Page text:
Perhaps you’ve heard about rocket mass heaters in off-grid and homesteading circles, but what exactly are they?
A rocket mass heater is a special type of masonry stove that stores the majority of its heat in a large, thermal mass (like a bench attached to the stove itself). When built properly, a rocket mass heater burns a lot more efficiently than a modern day wood stove and lets out practically no exhaust — only carbon dioxide and steam. Sounds too good to be true, doesn’t it?
You can use practically any type of wood material as feedstock. Yard debris, sticks and even scrap lumber all can be used to burn inside the rocket mass heater. This makes them efficient and practical to use if you don’t live next to a forest with a large source of firewood logs.
Unlike the modern wood stoves on the market today, rocket mass heaters can be built completely on your own. Plans and blueprints for a wide variety of different rocket mass heaters exist online. And, depending on the size and type you decide to build, many can be completed in only a few days.
Let’s take a look at the inner workings of a simple rocket mass heater.
One of the keys to a rocket mass heater is the different twists and turns that occur in the inner chamber of the heater itself. To start, the wood stock is put in vertically, so that only the bottom of the wood pieces burn. The bottom of the wood stock chamber then takes a sharp, 90-degree angle in toward the inner workings of the heater so that the fire itself is burning sideways, parallel with the floor. At the end where the fire is burning, the inner chamber takes another sharp 90-degree angle up toward the ceiling. This section is called the heat riser and it’s where all the magic happens. This heat riser section is contained in another structure like a barrel, so that there is a space between the insulated heat riser and the barrel that surrounds it.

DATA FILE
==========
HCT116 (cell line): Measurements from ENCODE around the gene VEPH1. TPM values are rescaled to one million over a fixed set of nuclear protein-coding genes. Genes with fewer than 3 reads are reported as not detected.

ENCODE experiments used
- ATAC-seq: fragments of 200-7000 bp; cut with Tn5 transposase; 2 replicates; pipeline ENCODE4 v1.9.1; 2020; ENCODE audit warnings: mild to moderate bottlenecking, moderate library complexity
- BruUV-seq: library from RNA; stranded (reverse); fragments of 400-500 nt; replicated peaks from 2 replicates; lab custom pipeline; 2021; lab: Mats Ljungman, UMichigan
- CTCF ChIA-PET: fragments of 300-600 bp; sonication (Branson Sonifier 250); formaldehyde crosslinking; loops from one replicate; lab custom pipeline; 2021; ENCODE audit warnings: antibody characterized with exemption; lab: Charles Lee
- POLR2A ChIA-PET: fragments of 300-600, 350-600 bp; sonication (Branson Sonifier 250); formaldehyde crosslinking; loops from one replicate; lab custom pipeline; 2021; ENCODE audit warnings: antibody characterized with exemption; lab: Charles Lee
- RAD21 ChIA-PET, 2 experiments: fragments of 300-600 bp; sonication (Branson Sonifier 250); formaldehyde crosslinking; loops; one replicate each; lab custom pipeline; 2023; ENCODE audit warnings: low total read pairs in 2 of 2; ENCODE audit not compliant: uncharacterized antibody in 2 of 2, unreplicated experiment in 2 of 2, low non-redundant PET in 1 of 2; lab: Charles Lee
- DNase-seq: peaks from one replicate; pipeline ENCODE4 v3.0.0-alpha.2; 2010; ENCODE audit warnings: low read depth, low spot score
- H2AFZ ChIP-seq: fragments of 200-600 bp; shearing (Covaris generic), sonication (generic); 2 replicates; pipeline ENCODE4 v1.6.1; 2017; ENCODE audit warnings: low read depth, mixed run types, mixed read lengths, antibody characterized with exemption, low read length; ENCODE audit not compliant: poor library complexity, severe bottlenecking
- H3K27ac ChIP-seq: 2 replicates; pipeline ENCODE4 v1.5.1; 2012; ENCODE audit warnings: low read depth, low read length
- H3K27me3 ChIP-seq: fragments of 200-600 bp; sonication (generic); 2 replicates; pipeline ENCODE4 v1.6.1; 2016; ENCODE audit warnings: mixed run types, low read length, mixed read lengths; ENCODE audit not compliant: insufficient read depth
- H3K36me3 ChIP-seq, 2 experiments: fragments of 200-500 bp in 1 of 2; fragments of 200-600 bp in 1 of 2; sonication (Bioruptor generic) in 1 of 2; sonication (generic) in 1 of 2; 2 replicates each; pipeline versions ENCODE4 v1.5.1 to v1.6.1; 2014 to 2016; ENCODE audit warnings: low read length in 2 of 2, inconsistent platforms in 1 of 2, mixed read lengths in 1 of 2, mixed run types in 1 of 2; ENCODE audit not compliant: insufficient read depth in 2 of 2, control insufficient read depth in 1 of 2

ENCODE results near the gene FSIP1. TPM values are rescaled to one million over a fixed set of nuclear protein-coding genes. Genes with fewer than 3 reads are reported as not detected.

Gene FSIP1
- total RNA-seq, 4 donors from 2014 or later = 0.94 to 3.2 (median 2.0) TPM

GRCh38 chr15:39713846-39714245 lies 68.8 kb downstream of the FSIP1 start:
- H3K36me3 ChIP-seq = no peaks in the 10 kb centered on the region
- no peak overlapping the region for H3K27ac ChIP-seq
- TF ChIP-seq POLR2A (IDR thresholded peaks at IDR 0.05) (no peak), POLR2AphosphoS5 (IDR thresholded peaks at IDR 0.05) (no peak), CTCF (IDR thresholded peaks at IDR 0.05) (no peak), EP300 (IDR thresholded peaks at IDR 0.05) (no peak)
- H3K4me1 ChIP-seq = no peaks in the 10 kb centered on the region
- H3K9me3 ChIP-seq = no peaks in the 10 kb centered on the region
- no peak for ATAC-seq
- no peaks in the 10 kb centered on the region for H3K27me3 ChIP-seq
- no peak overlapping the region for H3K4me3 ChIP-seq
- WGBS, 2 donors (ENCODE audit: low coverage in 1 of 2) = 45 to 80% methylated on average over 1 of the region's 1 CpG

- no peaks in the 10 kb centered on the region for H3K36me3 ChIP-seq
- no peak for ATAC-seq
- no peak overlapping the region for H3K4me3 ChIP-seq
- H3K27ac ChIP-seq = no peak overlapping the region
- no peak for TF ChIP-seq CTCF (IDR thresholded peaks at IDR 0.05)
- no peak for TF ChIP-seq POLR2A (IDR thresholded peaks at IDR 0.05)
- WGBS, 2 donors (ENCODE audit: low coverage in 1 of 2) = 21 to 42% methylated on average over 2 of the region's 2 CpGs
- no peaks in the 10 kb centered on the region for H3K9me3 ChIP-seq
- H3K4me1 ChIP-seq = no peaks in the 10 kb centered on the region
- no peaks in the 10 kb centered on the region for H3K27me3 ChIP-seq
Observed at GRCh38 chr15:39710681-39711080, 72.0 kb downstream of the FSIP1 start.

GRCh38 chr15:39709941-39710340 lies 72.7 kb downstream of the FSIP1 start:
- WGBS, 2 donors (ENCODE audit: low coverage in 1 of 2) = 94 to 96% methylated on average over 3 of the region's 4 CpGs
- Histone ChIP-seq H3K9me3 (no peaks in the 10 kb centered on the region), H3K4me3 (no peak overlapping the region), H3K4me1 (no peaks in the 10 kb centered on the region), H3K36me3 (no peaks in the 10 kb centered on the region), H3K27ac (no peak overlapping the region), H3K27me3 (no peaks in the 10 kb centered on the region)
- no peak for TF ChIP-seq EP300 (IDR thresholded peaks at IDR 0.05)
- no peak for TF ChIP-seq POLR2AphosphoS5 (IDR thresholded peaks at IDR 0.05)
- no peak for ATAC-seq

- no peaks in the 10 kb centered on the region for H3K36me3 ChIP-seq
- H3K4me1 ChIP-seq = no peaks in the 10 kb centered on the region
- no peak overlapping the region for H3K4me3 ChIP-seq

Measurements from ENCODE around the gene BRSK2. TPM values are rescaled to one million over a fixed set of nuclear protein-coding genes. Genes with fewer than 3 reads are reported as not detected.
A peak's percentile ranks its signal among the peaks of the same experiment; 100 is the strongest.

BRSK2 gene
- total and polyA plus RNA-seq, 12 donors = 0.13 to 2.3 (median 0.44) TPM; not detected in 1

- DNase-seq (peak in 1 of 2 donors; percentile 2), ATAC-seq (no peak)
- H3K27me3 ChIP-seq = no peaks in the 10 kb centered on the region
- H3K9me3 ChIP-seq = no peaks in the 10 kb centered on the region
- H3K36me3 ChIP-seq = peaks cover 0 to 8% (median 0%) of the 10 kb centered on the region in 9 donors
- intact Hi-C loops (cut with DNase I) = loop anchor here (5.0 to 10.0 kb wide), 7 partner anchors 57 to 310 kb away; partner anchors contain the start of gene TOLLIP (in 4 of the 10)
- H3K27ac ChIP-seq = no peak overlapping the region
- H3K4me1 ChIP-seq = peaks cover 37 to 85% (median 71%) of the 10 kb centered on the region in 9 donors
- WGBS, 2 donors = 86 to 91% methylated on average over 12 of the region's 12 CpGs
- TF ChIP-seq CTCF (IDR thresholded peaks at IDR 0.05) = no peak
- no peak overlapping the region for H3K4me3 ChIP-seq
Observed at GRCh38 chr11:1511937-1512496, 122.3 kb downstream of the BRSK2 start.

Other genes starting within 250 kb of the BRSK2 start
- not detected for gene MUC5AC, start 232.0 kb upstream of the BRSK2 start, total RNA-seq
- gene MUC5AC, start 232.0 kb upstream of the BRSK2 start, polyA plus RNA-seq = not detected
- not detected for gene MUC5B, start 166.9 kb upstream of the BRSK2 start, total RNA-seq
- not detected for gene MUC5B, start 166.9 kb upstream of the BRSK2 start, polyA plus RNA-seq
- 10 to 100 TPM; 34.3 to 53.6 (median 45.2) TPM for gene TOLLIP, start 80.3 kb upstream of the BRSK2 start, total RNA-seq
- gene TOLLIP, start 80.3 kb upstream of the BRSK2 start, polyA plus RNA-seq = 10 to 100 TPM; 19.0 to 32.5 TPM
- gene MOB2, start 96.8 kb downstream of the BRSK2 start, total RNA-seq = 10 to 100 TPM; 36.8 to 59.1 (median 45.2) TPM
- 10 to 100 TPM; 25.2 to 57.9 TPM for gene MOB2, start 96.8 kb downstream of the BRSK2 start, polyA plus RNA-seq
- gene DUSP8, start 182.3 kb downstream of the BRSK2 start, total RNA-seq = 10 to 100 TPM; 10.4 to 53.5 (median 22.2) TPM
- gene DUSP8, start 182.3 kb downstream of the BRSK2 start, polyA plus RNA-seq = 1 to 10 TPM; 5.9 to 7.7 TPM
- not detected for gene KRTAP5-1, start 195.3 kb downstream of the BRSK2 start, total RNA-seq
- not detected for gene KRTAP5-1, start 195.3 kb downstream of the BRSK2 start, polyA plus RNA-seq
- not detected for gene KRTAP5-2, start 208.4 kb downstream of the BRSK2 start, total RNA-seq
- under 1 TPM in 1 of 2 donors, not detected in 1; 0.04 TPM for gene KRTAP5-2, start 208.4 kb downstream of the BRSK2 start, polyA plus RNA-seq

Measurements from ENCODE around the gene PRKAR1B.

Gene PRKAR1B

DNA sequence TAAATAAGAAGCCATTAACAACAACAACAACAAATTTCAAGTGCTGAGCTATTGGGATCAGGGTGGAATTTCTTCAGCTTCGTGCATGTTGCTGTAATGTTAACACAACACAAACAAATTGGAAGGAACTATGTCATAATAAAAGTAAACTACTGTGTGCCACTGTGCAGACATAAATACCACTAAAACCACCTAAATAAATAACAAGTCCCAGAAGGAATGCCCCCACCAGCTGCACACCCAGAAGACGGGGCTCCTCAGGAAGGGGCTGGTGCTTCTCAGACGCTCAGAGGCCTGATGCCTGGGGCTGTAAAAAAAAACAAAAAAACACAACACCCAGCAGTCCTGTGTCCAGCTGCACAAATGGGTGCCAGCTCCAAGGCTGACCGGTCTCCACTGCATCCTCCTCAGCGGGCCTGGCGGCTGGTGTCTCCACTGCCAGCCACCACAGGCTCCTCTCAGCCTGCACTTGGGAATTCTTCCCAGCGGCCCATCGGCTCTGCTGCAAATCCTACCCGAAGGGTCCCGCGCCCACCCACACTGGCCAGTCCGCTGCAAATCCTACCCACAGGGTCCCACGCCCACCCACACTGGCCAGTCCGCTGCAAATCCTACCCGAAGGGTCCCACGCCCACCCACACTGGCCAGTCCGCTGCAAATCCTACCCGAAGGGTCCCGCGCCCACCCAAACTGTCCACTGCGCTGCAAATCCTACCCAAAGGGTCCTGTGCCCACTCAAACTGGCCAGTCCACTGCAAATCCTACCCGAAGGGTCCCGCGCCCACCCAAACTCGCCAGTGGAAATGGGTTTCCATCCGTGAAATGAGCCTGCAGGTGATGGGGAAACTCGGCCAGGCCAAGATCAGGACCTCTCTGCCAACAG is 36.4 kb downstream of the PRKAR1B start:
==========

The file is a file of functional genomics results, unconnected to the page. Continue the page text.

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As the heater is working, the heat riser gets extremely hot. This heat causes a convective current that continues to pull the fire into the riser. The sharp turn causes the smoke to be constantly mixed with fire and is consequently burned off, leaving you with an extremely clear exhaust comprised mostly of steam and carbon dioxide. As the hot air enters the riser, it travels toward the top of the riser and up into the barrel that surrounds the riser. At the top, the gases fall into the space between the barrel and the riser. The gases travel from here to underneath a thermal mass like a masonry bench to radiate heat into the room and onto your backside. At the end of the bench is an exhaust, so that the carbon dioxide and steam that is left over can escape.
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The masonry bench part of the rocket mass heater can be made out of a variety of materials, like concrete, stone or brick, but perhaps the cheapest and easiest to obtain would be cob. Cob is simply a mixture of sand, clay, water, fibrous material like straw and earth. It can be shaped to fit any space and acts as an efficient thermal mass. As the hot air travels underneath the bench, the thermal mass absorbs the high amounts of heat and can slowly release the heat out into the room. This type of heat storage and slow radiation is extremely efficient, and many rocket mass heaters remain hot several days after the fire feeding them goes out. In fact, a well-built rocket mass heater can cut out 80-90 percent of the wood used in a traditional stove.
With a little research into the different styles of rocket mass heaters, the materials best suited to your area and how to best integrate one into your space, you can be saving time, money and wood with something you built yourself.
Have you ever used a rocket mass heater? Share your thoughts on them in the section below: